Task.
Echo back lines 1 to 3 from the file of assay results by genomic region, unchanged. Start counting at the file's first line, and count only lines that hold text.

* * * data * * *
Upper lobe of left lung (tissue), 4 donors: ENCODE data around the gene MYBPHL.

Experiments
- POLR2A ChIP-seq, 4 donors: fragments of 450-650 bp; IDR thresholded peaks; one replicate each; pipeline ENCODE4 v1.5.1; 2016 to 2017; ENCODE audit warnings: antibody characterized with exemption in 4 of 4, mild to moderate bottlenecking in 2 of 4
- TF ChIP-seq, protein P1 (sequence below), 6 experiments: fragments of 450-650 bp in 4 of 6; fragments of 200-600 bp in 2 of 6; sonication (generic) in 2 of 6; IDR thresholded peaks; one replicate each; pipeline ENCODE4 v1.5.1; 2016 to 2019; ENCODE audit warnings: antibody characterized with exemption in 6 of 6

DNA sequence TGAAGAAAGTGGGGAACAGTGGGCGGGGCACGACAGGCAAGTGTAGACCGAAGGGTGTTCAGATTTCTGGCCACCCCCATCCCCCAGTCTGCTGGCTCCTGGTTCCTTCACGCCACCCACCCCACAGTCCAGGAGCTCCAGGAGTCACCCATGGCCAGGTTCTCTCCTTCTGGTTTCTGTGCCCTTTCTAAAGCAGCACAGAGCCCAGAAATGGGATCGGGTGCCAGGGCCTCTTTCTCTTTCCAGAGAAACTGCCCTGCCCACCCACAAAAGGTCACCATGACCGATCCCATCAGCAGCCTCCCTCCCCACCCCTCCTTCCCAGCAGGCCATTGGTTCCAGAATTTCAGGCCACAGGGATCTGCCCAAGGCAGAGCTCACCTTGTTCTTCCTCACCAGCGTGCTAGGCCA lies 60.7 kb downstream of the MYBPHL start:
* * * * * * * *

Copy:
Upper lobe of left lung (tissue), 4 donors: ENCODE data around the gene MYBPHL.

Experiments
- POLR2A ChIP-seq, 4 donors: fragments of 450-650 bp; IDR thresholded peaks; one replicate each; pipeline ENCODE4 v1.5.1; 2016 to 2017; ENCODE audit warnings: antibody characterized with exemption in 4 of 4, mild to moderate bottlenecking in 2 of 4